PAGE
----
It is all too common for these discussions to turn heated (remember, food is emotional!). As tempting as it may be to put your paleo cousin in his place and pull up the Earthlings trailer on your iPhone, try to stay positive. Explain that you’d prefer to enjoy everyone’s company instead of talking about your eating habits. Suggest that holiday gatherings might not be the best time to talk about health, and offer to meet for coffee at another time if they are interested in learning more. If all else fails, it’s okay to say “I eat this way because it is the diet my doctor or dietitian and I decided is healthiest for me.” People don’t often argue with personal medical advice.
stick to your guns
While it’s best to keep it positive, that doesn’t mean compromising your eating choices to keep others happy. Just as they are entitled to eat what they want without your judgement, you are entitled to eat (or not eat) what you want without their judgement. When the food pushers in the group try to coax you into veering from your goals, stick to your guns. “No, thank you” should be the only response required, but if they persist, explain that eating a lot of animal products doesn’t make you feel well or it instantly causes your blood pressure or cholesterol to increase.
If you absolutely cannot imagine saying “No, thank you” (Aunt Ethel might just be that good at hawking her cheesy, bacony green bean casserole), then take a very small portion and take a few “gratitude bites”. We strongly believe in sticking to your guns and refusing to compromise your health for someone else’s momentary (and selfish) happiness, but we understand that gratitude bites help keep the peace.
Return to your “why”
You have a very clear reason for eating a plant-based diet, and that reason is so much bigger, deeper, and more important than any turkey dinner or Christmas cookie. In fact, that reason is probably directly or indirectly related to the people you will be celebrating the holidays with! As you navigate this food-focused time of year, continually return to your powerful “why”. Each eating decision you make is essentially one step toward or one step away from your “why”. Looking at food through this lens will help you stick to your guns and avoid faltering in the name of peer pressure or a fleeting hit of pleasure. Communicating your “why” to your loved ones is also a powerful way to convert a judgmental conversation into a supportive one.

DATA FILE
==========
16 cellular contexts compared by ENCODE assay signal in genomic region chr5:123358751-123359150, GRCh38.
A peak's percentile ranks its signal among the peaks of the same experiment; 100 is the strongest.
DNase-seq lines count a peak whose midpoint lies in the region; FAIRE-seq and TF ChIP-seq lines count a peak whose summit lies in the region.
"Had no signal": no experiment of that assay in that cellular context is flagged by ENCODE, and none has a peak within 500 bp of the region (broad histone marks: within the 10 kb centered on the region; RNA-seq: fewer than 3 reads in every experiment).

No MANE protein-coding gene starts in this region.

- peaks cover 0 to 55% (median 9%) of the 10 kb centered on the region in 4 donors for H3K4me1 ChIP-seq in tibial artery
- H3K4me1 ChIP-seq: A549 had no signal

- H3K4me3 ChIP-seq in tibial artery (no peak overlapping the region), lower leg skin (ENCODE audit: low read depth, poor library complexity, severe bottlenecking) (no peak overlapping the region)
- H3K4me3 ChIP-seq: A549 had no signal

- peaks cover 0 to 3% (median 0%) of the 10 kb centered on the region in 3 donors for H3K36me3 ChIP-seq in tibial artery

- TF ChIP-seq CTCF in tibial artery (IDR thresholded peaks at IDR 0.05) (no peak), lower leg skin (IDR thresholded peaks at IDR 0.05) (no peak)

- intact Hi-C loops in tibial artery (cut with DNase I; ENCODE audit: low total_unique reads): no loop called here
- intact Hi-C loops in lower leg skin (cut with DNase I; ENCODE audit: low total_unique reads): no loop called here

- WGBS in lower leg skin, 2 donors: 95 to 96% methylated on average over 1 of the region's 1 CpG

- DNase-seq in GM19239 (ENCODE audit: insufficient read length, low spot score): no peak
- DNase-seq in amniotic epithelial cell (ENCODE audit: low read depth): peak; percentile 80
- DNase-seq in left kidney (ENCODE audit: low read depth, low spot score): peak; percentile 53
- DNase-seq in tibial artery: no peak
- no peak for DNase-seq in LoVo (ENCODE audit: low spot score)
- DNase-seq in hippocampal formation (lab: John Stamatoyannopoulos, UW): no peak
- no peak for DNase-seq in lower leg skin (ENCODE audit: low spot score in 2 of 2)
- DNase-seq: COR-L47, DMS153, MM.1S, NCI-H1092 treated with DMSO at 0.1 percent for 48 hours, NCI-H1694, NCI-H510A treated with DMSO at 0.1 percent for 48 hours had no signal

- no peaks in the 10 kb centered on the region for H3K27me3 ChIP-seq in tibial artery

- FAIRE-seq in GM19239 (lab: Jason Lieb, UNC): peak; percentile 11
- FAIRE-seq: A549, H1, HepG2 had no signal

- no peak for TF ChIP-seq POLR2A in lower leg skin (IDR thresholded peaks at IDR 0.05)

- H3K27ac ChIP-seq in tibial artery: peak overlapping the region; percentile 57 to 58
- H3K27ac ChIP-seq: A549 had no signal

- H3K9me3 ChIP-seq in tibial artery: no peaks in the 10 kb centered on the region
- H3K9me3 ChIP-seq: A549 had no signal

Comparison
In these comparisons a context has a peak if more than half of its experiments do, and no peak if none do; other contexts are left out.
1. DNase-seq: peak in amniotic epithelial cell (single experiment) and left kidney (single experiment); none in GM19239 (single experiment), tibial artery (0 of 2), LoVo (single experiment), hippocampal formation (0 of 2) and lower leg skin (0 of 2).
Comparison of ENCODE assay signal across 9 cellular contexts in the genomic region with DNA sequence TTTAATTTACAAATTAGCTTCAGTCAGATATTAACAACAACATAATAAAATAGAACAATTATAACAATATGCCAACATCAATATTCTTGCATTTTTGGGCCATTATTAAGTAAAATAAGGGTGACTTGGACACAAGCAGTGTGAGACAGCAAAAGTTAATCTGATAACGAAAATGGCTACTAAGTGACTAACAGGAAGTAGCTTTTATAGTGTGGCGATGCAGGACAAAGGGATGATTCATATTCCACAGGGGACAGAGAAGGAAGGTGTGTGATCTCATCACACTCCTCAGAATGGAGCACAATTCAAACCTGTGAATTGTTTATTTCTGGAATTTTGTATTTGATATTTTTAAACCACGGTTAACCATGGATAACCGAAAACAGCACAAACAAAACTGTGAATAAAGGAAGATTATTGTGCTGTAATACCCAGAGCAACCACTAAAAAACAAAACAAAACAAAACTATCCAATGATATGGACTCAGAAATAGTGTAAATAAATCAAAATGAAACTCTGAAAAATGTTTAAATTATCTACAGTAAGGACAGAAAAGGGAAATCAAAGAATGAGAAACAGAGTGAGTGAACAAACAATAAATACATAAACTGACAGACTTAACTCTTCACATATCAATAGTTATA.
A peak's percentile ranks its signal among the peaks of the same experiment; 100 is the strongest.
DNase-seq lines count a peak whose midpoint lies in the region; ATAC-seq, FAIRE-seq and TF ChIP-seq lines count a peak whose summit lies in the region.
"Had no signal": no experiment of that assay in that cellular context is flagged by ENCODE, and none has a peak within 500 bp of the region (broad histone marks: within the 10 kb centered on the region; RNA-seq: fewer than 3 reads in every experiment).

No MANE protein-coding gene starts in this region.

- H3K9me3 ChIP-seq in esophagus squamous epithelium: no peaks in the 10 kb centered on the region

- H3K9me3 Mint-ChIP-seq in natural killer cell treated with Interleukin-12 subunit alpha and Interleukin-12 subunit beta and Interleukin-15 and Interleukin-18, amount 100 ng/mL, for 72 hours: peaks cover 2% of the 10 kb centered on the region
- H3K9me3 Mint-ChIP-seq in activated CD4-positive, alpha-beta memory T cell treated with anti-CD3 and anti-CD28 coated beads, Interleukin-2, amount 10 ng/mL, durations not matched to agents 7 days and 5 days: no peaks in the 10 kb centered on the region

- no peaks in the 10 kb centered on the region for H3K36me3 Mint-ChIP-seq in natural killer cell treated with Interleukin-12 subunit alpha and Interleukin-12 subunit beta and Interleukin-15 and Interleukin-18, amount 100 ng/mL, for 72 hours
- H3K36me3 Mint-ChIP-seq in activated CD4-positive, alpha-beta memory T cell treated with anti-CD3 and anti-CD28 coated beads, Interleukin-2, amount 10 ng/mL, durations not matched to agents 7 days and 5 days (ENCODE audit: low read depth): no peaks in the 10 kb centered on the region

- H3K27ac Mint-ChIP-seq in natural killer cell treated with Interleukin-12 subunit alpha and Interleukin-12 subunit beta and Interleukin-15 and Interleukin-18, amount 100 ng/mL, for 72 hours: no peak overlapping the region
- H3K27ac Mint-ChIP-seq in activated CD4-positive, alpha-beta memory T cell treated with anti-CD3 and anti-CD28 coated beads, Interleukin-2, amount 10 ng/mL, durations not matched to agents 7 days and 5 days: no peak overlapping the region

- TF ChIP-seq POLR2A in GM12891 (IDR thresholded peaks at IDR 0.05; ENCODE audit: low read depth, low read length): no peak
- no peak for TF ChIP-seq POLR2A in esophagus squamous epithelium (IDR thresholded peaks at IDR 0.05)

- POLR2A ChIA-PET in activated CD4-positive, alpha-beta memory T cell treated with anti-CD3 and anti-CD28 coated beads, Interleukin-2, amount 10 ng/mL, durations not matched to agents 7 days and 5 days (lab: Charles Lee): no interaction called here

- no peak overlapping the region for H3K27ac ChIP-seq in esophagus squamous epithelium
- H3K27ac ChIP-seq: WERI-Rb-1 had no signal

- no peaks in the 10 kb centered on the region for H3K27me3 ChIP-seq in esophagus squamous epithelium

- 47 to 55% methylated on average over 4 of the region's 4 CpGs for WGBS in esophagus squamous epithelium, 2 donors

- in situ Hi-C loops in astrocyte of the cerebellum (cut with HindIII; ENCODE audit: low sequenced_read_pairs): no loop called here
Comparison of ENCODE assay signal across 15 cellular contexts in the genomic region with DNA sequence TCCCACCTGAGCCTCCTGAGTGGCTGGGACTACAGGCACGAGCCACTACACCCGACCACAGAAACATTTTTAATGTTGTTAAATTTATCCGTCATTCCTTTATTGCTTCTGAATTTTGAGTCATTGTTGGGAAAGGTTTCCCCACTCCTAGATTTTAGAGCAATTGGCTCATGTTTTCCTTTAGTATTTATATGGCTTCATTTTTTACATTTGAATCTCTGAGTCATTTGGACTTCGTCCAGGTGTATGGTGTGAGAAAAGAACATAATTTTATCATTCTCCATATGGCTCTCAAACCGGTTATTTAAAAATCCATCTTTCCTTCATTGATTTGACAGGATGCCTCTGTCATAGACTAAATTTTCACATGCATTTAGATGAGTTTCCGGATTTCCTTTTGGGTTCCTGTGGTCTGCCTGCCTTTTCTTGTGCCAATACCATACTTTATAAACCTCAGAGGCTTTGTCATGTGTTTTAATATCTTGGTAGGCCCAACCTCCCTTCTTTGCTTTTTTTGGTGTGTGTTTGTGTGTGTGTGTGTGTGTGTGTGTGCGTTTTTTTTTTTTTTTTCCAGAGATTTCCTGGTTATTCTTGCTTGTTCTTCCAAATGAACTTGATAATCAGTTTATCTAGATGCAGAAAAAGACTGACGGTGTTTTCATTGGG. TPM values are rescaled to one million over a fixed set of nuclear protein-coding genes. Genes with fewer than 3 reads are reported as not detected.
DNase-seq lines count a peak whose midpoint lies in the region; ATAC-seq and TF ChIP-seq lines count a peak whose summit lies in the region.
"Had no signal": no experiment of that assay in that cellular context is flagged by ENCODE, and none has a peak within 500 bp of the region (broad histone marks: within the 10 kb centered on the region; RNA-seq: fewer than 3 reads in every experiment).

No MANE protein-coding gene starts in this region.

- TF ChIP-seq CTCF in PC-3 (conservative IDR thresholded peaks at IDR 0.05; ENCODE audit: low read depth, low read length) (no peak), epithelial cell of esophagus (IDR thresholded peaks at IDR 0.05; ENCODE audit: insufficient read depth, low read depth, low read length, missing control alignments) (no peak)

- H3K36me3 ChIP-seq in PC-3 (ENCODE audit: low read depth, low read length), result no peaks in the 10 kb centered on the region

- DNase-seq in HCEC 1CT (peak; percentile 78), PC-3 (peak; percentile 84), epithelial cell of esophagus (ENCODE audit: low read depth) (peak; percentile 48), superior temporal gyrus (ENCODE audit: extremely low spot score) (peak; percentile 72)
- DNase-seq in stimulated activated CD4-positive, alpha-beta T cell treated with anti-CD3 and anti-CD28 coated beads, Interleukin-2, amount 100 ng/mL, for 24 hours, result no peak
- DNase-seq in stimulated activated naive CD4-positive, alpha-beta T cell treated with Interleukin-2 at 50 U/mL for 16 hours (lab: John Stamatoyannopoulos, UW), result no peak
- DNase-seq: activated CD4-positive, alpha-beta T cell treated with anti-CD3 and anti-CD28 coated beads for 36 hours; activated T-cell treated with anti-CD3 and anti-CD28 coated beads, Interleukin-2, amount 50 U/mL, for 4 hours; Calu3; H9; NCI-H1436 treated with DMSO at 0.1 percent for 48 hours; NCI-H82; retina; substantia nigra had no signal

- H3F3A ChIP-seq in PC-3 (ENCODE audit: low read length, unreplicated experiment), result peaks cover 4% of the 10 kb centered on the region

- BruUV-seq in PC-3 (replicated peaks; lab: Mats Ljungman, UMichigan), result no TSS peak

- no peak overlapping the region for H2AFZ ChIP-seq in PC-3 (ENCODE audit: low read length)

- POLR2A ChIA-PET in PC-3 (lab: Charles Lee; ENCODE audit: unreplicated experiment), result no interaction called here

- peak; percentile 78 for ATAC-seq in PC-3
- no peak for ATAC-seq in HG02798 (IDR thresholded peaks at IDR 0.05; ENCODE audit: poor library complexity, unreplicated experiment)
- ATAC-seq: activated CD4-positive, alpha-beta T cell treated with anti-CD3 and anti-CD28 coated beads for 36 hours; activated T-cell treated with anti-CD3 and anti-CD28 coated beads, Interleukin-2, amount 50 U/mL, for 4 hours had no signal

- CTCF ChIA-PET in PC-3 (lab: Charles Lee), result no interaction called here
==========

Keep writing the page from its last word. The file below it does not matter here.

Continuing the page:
Remember what the holidays are all about
Contrary to what pop culture wants us to believe, the core of holiday celebrations is not food (or materialism), it is love, connection, communion, and gratitude. Put these things back at the center. It’s not the turkey and stuffing we show up for, it’s the laughter, memories, and company shared with friends and family. In this context, it seems ridiculous that we would focus so intensely on what’s on our plates.
That being said, recognize that many of your own emotions and memories are wrapped up in food, friends, and family. If you make a regretful food choice during this emotionally heightened time of year, be gentle with yourself. Don’t strive for perfect, strive for better than yesterday. If you slip back into old eating habits at one meal, be grateful for a fresh opportunity to choose health at the next meal.